Obviously, these questions benefit from careful phrasing and a diligent literature search … that is why comments here on Shtetl Optimized would be very welcome. If and when Dick Lipton’s weblog Gödel’s Lost Letter and P=NP hosts a discussion relating to this topic, I’ll query his readers too.

  31. Cranky McCrank Says:

    @John Sidles
    I have 2 questions about crypto-P algorithms. I don’t know if these questions make sense as my understanding of the matter is very limited. Apologies in advance.

    Do we talk about algorithms in P wich cannot be proven to be in P but wich are known to be in NP?
    Shouldn’t one expect this question to be extremly difficult to answer? If such an algorithm exist, there can’t be a proof
    of P = NP because in that case the algorithm would
    obviously be in P.

  32. Cranky McCrank Says:

    I’m sorry, i just realised the mistake in my previous statement.
    I confused a problem in P with it’s solving algorithm. But a part of my confusion comes from this thought:
    There a P complete problems, i assume i is known how to make
    the reduction from any problem in P to a P-complete problem.
    If assumtion isn’t wrong, doesn’t that mean for every problem
    wich is solved by a crypto-P algorithm, theres an algorithm wich is provably in P and solves the problem aswell ?

  33. Cranky McCrank Says:

    And again i’m wrong. As NP-complete problems are not known
    to be outside P, their membership in P could be testet by trying to reduce them to a P-complete Problem. My assumtion is obviously obviously wrong. Sorry, after 2 wrong post i’ll better give it a rest ;-).

  34. John Sidles Says:

    Cranky, thinking about the existence versus non-existence of crypto-P algorithms is a good way to appreciate that non-physical oracles play an essential yet non-obvious role in the P versus NP problem as it is conventionally stated.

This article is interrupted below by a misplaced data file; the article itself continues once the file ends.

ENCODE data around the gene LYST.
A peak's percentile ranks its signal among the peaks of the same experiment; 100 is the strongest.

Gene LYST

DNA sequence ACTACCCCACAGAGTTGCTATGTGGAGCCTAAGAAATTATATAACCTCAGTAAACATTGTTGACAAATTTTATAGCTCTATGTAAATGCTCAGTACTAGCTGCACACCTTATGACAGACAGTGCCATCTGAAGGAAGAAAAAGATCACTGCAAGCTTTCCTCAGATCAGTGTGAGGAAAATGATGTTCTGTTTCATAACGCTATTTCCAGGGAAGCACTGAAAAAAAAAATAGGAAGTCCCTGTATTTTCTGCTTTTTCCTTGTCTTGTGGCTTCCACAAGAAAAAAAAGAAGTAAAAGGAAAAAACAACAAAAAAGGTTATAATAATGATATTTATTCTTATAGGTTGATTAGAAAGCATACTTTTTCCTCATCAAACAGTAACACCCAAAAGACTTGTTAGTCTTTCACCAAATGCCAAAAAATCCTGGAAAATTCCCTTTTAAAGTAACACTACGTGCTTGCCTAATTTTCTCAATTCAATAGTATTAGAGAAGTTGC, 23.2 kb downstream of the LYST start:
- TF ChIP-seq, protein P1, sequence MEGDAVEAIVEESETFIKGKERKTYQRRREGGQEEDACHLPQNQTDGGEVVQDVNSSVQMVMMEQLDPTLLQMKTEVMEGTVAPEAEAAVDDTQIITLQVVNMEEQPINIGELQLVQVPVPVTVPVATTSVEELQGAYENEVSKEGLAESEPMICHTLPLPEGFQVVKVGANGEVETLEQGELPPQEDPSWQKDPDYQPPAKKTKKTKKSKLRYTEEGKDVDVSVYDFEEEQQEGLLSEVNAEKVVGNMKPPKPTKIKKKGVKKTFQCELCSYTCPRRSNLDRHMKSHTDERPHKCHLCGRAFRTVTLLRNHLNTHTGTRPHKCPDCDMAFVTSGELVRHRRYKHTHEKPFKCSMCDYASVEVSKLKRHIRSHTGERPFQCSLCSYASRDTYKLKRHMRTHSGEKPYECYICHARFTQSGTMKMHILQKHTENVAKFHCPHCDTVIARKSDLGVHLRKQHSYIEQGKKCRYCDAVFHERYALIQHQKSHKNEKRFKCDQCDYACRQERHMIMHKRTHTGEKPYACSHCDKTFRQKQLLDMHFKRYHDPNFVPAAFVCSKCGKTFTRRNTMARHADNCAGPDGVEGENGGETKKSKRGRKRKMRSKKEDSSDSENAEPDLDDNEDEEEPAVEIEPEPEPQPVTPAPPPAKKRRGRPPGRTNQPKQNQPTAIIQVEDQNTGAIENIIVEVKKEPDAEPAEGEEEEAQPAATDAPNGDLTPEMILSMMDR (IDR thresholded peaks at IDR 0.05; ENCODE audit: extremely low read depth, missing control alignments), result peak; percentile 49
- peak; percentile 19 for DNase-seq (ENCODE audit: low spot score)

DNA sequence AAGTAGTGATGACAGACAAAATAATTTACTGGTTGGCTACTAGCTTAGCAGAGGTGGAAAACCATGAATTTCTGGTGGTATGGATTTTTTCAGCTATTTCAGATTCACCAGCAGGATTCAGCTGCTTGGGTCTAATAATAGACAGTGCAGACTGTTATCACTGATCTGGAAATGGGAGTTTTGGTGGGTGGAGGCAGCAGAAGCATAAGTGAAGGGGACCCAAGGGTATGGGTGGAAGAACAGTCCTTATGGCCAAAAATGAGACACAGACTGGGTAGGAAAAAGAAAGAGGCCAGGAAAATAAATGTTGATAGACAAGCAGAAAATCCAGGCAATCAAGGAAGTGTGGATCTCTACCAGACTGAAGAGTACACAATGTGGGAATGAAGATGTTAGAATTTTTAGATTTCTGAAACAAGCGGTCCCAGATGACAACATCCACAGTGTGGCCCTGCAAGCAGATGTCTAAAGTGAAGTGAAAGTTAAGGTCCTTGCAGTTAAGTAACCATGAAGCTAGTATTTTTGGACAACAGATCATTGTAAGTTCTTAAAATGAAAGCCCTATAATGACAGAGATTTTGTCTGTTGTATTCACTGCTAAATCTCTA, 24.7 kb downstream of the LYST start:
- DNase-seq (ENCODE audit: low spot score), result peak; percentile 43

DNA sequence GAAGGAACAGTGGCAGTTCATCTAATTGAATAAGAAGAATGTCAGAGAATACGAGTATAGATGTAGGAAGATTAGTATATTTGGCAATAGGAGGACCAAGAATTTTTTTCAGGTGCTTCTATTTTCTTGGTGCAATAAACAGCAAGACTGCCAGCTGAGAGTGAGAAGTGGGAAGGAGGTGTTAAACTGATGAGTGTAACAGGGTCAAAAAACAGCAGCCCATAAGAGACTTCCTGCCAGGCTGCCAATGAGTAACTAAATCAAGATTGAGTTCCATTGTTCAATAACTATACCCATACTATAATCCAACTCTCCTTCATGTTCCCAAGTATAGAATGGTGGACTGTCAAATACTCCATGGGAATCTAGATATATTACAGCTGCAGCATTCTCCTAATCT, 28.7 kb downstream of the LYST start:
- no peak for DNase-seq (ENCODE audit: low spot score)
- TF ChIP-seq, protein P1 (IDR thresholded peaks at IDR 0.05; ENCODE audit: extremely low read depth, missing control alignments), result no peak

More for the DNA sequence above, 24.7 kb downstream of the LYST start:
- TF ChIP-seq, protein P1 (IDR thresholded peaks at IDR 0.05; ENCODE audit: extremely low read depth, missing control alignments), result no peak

These oracular foundations are a peculiar and distinctive feature of complexity theory. For example, given an integer n, we don’t need an oracle to tell us whether it is prime or not. In contrast, given an algorithm A, only a (non-physical) oracle can tell us whether it is in P. Perhaps this is one reason why proving theorems about prime numbers is so much easier than proving theorems that apply globally to algorithms in P.

    If any Shtetl Optimized readers can recommend a textbook/article that discusses these issues—which have considerable practical importance in connection with verification and validation of simulation algorithms—such a recommendation would be very welcome.

  35. Kaveh Says:

    Every problem in P has a formalization which is provably total in Cook’s theory PV.

    On the other hand, take any algorithm M and add an undecidable condition to the algorithm in the following way: take a (Delta^b_0) formula A(x) which is consistent with the theory but false for every standard natural number, and define the output to be undefined if A(x) is true, and M(x) if it A(x) is false. It is easy to see that this is an algorithm in P (since A(x) is false and this can be checked in uniform AC^0 for each x), but the theory cannot prove that the totality of the new algorithm since it would imply refuting A(x) for all x.

    You can take A(x) to mean that x is not a (very sparse) proof of consistency of the theory.

  36. Kaveh Says:

    typo:

    You can take A(x) to be: x *is* a (very sparse) proof of the consistency of the theory (in the same theory).

  37. John Sidles Says:

    Kaveh says: Every problem in P has a formalization which is provably total in Cook’s theory PV.

    Kaveh, thank you for your thoughtful reply … which I hope you will expand upon with some references and concrete examples.

    Even the first sentence came as a surprise to me, and I am by no means sure that I have grasped what “provably total” means in this context; here a reference with an extended discussion would be very helpful. Similarly, with respect to the second sentence, do the standard lists of undecidable formulas include concrete examples of the (undecidable, always-false, and PTIME checkable) formula A(x)? Here too an example would be very welcome.

    Broadly speaking, the sentiments of engineers are opposite to Henry George Ford’s aphorism: “The virtue of a logical proof is not that it compels belief but that it suggests doubts. The proof tells us where to concentrate our doubts.” Whereas, an engineer might say “The virtue of a logical proof is not that it compels belief but that it facilitates practical instantiations. The proof tells us where to concentrate our search for instantiations.”